Arlene Foster made headlines in a recent interview by revealing that she would consider emigrating in the eventuality of a united Ireland.
There are a number of historical facts that make Protestants intuitively fearful of a united Ireland. We have two recent previews of what it would like to be a minority based on the treatment of Protestant minorities in the Republic of Ireland and the border counties of Northern Ireland since partition.
The example of the Republic of Ireland is not a heartening picture. From the very beginning, the warning signs were there. Eamon de Valera declared during the War of Independence that Protestants were, “not Irish people”. After drafting a special status position for the Catholic Church in the 1937 Irish Constitution, de Valera actively intervened to limit the role of Protestants in the new state.
In a 1930 Dail debate on the appointment of a Protestant librarian in Mayo, de Valera revealed his bigotry: “I say that if I had a vote on a local body, and there were two qualified people who had to deal with a Catholic community, and if one was a Catholic and the other a Protestant, I would unhesitatingly vote for the Catholic.”
Taking their lead from the Irish head of state, others went much further. Trinity College Dublin graduates were barred from obtaining government roles because of naked sectarianism. Boycotts of Protestant businesses were actively encouraged at local levels.
More sinister forces engaged in a pogrom of hundreds of Protestants in more rural parts. In West Cork, author and historian Robin Bury details the murder of 200 Protestants between 1920-1923.
Winston Churchill in a letter in 1923 to Michael Collins concerning these murders notes: “As far as I know, not a single person has been apprehended, much less punished, for any of these cruel deeds.”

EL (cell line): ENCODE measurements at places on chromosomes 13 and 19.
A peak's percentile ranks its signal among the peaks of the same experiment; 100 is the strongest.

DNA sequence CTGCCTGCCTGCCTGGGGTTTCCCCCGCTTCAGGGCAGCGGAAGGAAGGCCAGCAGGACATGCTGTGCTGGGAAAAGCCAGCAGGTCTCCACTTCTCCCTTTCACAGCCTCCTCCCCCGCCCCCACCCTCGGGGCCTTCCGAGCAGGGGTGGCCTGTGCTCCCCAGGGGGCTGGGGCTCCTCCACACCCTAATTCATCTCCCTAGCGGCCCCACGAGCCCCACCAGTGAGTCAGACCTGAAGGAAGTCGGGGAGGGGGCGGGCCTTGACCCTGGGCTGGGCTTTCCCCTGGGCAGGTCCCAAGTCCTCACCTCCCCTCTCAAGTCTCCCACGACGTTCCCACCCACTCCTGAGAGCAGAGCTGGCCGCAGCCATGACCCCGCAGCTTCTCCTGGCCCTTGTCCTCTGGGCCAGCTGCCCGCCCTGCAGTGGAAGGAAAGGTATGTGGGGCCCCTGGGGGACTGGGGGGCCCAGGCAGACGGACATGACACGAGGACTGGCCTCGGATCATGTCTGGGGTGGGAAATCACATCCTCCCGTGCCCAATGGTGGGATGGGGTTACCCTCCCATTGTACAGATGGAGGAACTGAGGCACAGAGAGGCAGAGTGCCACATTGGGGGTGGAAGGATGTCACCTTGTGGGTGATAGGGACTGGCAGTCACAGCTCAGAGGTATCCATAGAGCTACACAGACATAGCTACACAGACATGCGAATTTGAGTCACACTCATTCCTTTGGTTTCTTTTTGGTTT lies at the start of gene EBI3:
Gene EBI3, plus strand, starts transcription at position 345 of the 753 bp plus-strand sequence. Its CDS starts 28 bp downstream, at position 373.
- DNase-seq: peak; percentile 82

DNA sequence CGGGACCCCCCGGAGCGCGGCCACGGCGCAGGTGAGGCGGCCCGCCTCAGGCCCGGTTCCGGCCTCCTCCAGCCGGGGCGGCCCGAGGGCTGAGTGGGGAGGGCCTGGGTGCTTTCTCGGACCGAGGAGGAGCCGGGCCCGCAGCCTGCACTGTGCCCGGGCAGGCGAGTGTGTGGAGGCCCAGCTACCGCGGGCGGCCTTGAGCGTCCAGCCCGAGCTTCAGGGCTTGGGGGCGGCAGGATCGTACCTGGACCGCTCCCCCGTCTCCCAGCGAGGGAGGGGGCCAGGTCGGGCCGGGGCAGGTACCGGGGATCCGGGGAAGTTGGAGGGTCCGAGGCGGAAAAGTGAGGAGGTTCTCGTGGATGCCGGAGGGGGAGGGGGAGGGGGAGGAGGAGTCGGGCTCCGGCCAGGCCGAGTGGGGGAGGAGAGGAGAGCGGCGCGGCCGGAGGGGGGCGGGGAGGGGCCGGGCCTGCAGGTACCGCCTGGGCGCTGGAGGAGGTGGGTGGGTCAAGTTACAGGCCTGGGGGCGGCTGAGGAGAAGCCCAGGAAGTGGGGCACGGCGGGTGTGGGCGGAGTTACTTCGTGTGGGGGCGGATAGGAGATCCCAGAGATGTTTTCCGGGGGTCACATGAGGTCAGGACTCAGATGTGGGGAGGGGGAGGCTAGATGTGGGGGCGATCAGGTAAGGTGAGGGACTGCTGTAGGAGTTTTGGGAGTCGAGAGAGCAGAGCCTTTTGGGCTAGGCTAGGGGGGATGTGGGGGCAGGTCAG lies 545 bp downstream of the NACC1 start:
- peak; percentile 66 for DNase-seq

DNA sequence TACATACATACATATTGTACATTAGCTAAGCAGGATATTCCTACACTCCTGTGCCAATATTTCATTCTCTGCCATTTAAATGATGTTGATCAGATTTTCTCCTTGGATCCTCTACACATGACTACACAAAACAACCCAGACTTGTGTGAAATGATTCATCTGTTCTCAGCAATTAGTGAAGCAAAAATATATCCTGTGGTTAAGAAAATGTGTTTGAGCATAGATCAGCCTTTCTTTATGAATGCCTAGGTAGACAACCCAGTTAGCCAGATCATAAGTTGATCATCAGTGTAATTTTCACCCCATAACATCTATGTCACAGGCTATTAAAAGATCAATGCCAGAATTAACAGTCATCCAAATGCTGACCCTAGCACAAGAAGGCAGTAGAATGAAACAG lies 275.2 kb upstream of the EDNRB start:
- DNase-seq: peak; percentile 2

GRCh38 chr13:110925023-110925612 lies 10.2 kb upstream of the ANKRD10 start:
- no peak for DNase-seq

The widespread destruction of Northern Ireland business goods in Dublin, the financing of northern IRA units at the behest of Michael Collins, and the kidnapping of 43 Northern Ireland Protestants in 1922 in Fermanagh, Tyrone and Armagh by the Irish Republic’s army did nothing to assuage fears that this new inclusive republic had one minority that was not included or welcome.
In light of this, it is no surprise that the population of Protestants in the Irish Republic markedly declined since partition by over 70% (while the Catholic minority of N Ireland has increased). This mass displacement of an ethnic minority is unprecedented in British and Irish history. Census figures reveals over 24,000 Protestants fled to Northern Ireland within 15 years of partition.
Arlene Foster grew up near Rosslea in the south east of Fermanagh. She would have witnessed the brutal ethnic cleansing there of the minority Protestant population. My family grew up beside her family outside the village. They had lived there for generations. A notable example of the ethnic cleansing was the murder of the last Protestant shop owner, Douglas Deering, in Rosslea by the IRA. Three other Protestant businesses in the village had been intimidated to close down by the late 70s. By 1977 only one remained.
Deering was a devout Christian from the Plymouth Brethren tradition. His little shop was bombed on four occasions to drive him out. When this failed to do so, IRA terrorists walked into it on May 12 1977 and gunned him down.
The systematic intimidation and ethnic cleansing of Protestants from the border communities is a historical fact. Sinn Fein applauded it. The SDLP and the Catholic Church washed their hands of it by looking the other way. There were no civil rights marches for them. There was no interest from the media, academic world or Amnesty International for their plight. No groups gather in flags to commemorate their brutal slayings. But Protestant unionists have not forgotten.
The name Sinn Fein means “We Ourselves” and they unashamedly daub their racist “Brits Out” slogan on mugs, websites, and posters. For many Ulster Protestants, too much innocent blood has been shed in the recent past to believe that the old sectarian impulses will not be unleashed if the British government relinquishes control of the island.
Jewish parents used to warn their children to keep a suitcase packed because they argued “you never know when you might have to flee”. The Protestants of Ireland retain that same sense of dread. Things may have changed on the surface but suspicion remains that trouble is never far away. “Brits Out” is the old dog-whistle for “Prods Out”. They haven’t gone away you know.
• Rev Dr Paul Ferguson is a relative of former first minister Arlene Foster. Their families grew up near Rosslea in Co Fermanagh. He is a qualified lawyer, church historian, and an ordained minister of religion working in SE Asia.